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Here are the models Fiat Chrysler will buy back from customers

International Business Times logo International Business Times 7/27/2015 Angelo Young
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As part of the record-setting $105 million settlement with U.S. regulators over recall lapses, Fiat Chrysler Automobiles (FCA) NV says it will buy back hundreds of thousands of trucks and SUVs for steering and axle problems. Owners of affected vehicles, which have potentially dangerous steering and axle problems, have complained of months-long waiting lists because of parts supply shortages.

FCA, “has entered into a consent order with the National Highway Traffic Safety Administration (NHTSA) which resolves the issues raised by NHTSA with respect to FCA US’s execution of 23 recall campaigns,” the company said in a statement Sunday announcing the agreement.

In additional to a $70 million punitive fine, the company agreed to spend $20 million to improve safety efforts and $15 million more if the company doesn’t comply with NHTSA demands in a proper fashion. The company has also agreed to use an independent safety monitor for at least three years.

Some of the $20 million will be spent buying back a number of trucks and SUVs, offering $100 gift cards to qualified Jeep owners for getting their vehicles fixed, and extending a $1,000 bonuses on trade-ins of certain Jeep Grand Cherokees.

Dodge Dakota © Provided by IBT US Dodge Dakota

The NHTSA gave the company a “reasonable allowance for depreciation,” on the price they’re willing to pay for nearly 579,000 affected vehicles. The following vehicles are eligible for the buyback program:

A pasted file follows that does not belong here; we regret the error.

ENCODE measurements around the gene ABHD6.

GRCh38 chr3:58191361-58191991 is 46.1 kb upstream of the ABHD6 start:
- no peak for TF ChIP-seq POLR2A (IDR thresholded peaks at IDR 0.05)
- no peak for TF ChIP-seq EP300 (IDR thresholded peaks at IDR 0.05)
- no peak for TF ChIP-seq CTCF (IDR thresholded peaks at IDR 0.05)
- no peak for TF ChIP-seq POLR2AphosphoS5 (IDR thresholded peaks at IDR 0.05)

* 2008 to 2012 model-year Ram pickup trucks that have either steering problems or axle problems, or both.

* 2008 to 2012 Ram 4500 and 5500 super duty pickup trucks (about nearly 36,000) for steering problems;

* 2009 to 2011 Dodge Dakota trucks for axle problems;

* 2009 Dodge Durango and Chrysler Aspen SUVs for axle problem.

Jeep Grand Cherokee © Provided by IBT US Jeep Grand Cherokee The 1998 Jeep Grand Cherokee is one of the cars whose gas tank is locate behind the rear axle, a design issue that most automakers fix by putting the gas tank in front of the rear axle to protect from rear-end collision fires.  FCA

Fiat Chrysler will also offer $1,000 on trade-ins of 1993 to 1998 model-year Jeep Grand Cherokees. Owners can also apply the money to service on other FCA vehicles they might own. FCA says more than 1 million Jeeps need to be fixed for a fire risk linked to the position of the vehicle’s gas tank. NHTSA and Fiat Chrysler have clashed for years over the gas-tank issue affecting 2.7 million Jeeps.

More than 70 people have been killed in fires involving rear-end collisions in these older Jeeps. FCA is facing dozens of lawsuits over the fires. In April, a Georgia jury awarded $150 million to the family of Remington Walden, 4, who burned to death in a rear-ended 1999 Jeep Grand Cherokee. FCA is fighting the verdict and says it’s willing to pay $4 million for wrongful death and $1 million for pain and suffering, according to the Atlanta-based Daily Report.

Gas tank position © Provided by IBT US Gas tank position These are vehicle dummies used by auto safety experts. The top image shows the position of the Jeep Grand Cherokee's gas tank compared to a more conventional tank position in comparable SUVs, like the Chevy Blazer.  Byron Bloch, autosafetyexpert.com

Auto safety experts have criticized what FCA has handled Jeep recall. Fiat Chrysler says it will install a trailer hitch to the back of the Jeeps, which the company and regulators have said would guard the gas tank from being punctured in a fire in low-speed impacts. But some have questioned the remedy.

“It’s going to be a spear. It is going to go through people’s vehicles,” Ron Melancon, who tracks accidents caused by trailer hitches at dangeroustrailers.org, told the Detroit Free Press in 2013.

FCA owns several automotive brands, including Fiat, Chrysler, Jeep, Dodge and Ram. FCA was formed early last year after Italian automaker Fiat SpA CEO Sergio Marchionne rescued Chrysler in 2009 in a deal orchestrated by the Canadian and U.S. governments. Last year the company completed its acquisition of union-held portion of Chrysler, which allowed a merger forming a new Netherlands-registered company. The U.S. taxpayer spent $1.29 billion bailing out Chrysler.

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